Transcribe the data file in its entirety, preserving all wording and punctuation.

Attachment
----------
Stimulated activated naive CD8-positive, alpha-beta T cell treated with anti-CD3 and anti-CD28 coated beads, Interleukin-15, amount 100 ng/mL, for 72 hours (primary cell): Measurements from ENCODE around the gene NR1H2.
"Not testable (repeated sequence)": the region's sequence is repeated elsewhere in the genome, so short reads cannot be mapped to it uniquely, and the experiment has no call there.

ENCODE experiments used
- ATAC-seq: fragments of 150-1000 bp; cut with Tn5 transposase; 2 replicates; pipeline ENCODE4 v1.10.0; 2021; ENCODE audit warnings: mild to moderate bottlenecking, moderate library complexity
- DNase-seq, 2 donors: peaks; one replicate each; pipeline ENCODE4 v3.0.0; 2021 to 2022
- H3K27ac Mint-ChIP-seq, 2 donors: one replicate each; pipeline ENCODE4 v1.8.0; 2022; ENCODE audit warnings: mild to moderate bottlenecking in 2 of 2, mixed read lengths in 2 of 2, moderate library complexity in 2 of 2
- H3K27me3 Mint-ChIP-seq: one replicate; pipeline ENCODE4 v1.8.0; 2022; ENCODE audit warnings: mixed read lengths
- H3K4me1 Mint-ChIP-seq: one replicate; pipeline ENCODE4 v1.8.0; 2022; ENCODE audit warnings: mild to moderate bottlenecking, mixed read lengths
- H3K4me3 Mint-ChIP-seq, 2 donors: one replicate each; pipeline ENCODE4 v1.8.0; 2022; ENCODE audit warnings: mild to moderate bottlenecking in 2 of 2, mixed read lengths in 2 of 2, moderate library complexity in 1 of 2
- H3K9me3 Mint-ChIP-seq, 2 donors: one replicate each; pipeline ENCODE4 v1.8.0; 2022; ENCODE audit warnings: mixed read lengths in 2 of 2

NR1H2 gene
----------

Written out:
Stimulated activated naive CD8-positive, alpha-beta T cell treated with anti-CD3 and anti-CD28 coated beads, Interleukin-15, amount 100 ng/mL, for 72 hours (primary cell): Measurements from ENCODE around the gene NR1H2.
"Not testable (repeated sequence)": the region's sequence is repeated elsewhere in the genome, so short reads cannot be mapped to it uniquely, and the experiment has no call there.

ENCODE experiments used
- ATAC-seq: fragments of 150-1000 bp; cut with Tn5 transposase; 2 replicates; pipeline ENCODE4 v1.10.0; 2021; ENCODE audit warnings: mild to moderate bottlenecking, moderate library complexity
- DNase-seq, 2 donors: peaks; one replicate each; pipeline ENCODE4 v3.0.0; 2021 to 2022
- H3K27ac Mint-ChIP-seq, 2 donors: one replicate each; pipeline ENCODE4 v1.8.0; 2022; ENCODE audit warnings: mild to moderate bottlenecking in 2 of 2, mixed read lengths in 2 of 2, moderate library complexity in 2 of 2
- H3K27me3 Mint-ChIP-seq: one replicate; pipeline ENCODE4 v1.8.0; 2022; ENCODE audit warnings: mixed read lengths
- H3K4me1 Mint-ChIP-seq: one replicate; pipeline ENCODE4 v1.8.0; 2022; ENCODE audit warnings: mild to moderate bottlenecking, mixed read lengths
- H3K4me3 Mint-ChIP-seq, 2 donors: one replicate each; pipeline ENCODE4 v1.8.0; 2022; ENCODE audit warnings: mild to moderate bottlenecking in 2 of 2, mixed read lengths in 2 of 2, moderate library complexity in 1 of 2
- H3K9me3 Mint-ChIP-seq, 2 donors: one replicate each; pipeline ENCODE4 v1.8.0; 2022; ENCODE audit warnings: mixed read lengths in 2 of 2

NR1H2 gene